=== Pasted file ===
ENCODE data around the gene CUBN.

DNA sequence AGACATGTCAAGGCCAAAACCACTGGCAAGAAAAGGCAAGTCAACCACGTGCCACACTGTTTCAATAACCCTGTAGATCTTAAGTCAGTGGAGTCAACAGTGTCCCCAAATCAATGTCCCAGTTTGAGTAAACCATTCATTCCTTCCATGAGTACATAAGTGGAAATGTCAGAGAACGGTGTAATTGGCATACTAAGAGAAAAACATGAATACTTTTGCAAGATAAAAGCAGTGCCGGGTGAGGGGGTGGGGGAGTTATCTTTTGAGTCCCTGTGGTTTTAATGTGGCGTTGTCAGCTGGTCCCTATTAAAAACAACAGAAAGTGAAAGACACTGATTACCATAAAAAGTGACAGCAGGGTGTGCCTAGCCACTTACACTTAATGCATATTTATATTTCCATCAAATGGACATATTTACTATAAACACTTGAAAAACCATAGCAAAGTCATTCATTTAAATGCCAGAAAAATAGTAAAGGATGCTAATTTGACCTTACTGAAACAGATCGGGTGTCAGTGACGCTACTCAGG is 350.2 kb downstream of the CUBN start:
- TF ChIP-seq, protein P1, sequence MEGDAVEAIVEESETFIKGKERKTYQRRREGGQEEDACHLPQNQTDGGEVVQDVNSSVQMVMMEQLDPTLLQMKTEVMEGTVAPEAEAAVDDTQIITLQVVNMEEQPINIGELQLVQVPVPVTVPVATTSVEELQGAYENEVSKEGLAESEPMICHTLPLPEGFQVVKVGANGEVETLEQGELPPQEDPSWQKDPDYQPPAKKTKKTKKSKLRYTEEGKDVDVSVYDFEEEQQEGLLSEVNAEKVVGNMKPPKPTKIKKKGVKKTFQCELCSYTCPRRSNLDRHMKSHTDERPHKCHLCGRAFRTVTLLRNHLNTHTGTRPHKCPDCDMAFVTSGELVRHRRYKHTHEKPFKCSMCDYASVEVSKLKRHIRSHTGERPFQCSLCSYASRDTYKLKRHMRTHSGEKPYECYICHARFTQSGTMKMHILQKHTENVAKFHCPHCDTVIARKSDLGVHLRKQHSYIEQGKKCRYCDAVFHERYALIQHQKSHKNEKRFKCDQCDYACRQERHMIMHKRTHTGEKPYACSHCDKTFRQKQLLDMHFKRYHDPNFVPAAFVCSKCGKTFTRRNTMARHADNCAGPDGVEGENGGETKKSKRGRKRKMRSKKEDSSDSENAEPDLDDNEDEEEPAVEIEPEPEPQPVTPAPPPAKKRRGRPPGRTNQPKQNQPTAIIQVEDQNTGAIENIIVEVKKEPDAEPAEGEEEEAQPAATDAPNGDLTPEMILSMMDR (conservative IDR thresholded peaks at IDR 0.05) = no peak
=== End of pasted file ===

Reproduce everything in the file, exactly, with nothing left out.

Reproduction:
ENCODE data around the gene CUBN.

DNA sequence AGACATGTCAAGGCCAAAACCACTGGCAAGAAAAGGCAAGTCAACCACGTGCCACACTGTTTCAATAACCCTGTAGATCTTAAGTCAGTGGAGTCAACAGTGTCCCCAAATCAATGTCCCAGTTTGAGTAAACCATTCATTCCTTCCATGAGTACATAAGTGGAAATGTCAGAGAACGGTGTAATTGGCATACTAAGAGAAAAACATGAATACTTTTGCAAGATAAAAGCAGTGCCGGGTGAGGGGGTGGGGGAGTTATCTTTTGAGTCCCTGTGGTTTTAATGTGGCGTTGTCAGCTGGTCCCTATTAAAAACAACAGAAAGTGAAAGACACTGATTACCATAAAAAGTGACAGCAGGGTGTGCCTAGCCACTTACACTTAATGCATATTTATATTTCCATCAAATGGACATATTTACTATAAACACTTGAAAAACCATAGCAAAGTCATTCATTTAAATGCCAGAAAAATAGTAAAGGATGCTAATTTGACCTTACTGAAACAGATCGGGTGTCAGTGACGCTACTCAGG is 350.2 kb downstream of the CUBN start:
- TF ChIP-seq, protein P1, sequence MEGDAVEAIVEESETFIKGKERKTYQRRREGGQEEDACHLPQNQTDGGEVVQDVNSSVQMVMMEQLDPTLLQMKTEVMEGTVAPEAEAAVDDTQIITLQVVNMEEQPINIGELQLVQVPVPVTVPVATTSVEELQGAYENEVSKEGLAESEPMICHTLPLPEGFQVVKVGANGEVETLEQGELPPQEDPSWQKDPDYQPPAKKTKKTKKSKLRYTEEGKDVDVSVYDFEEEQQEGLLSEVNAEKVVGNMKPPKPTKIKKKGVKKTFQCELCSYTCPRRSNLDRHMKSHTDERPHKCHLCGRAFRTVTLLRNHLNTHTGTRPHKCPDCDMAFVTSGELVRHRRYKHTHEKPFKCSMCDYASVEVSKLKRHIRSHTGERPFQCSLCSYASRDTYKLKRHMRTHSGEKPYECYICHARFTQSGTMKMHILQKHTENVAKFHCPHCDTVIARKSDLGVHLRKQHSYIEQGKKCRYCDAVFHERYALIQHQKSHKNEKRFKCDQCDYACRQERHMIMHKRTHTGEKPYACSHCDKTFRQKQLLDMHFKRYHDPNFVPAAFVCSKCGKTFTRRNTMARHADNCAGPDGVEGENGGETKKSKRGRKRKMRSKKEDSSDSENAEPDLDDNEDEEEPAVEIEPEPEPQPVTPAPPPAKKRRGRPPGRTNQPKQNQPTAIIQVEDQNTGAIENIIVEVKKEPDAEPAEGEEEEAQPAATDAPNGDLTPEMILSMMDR (conservative IDR thresholded peaks at IDR 0.05) = no peak